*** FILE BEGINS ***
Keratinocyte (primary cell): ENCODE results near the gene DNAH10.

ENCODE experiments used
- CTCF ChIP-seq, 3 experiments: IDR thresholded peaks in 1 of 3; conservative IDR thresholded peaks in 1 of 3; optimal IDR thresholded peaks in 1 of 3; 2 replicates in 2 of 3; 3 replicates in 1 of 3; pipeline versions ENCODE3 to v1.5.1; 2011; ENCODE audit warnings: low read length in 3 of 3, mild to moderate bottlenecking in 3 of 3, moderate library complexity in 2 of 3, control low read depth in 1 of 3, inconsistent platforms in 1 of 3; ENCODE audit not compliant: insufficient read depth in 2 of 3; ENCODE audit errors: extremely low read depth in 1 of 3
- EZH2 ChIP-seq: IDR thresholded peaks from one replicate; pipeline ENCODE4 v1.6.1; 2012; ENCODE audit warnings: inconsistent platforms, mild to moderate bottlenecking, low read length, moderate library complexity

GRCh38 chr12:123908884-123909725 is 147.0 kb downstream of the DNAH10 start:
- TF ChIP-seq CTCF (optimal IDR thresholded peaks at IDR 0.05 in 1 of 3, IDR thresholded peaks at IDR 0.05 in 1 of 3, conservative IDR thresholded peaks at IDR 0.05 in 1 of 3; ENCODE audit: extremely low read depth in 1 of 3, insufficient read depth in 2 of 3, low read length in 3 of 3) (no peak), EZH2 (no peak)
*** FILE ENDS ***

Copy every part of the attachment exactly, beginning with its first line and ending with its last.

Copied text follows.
Keratinocyte (primary cell): ENCODE results near the gene DNAH10.

ENCODE experiments used
- CTCF ChIP-seq, 3 experiments: IDR thresholded peaks in 1 of 3; conservative IDR thresholded peaks in 1 of 3; optimal IDR thresholded peaks in 1 of 3; 2 replicates in 2 of 3; 3 replicates in 1 of 3; pipeline versions ENCODE3 to v1.5.1; 2011; ENCODE audit warnings: low read length in 3 of 3, mild to moderate bottlenecking in 3 of 3, moderate library complexity in 2 of 3, control low read depth in 1 of 3, inconsistent platforms in 1 of 3; ENCODE audit not compliant: insufficient read depth in 2 of 3; ENCODE audit errors: extremely low read depth in 1 of 3
- EZH2 ChIP-seq: IDR thresholded peaks from one replicate; pipeline ENCODE4 v1.6.1; 2012; ENCODE audit warnings: inconsistent platforms, mild to moderate bottlenecking, low read length, moderate library complexity

GRCh38 chr12:123908884-123909725 is 147.0 kb downstream of the DNAH10 start:
- TF ChIP-seq CTCF (optimal IDR thresholded peaks at IDR 0.05 in 1 of 3, IDR thresholded peaks at IDR 0.05 in 1 of 3, conservative IDR thresholded peaks at IDR 0.05 in 1 of 3; ENCODE audit: extremely low read depth in 1 of 3, insufficient read depth in 2 of 3, low read length in 3 of 3) (no peak), EZH2 (no peak)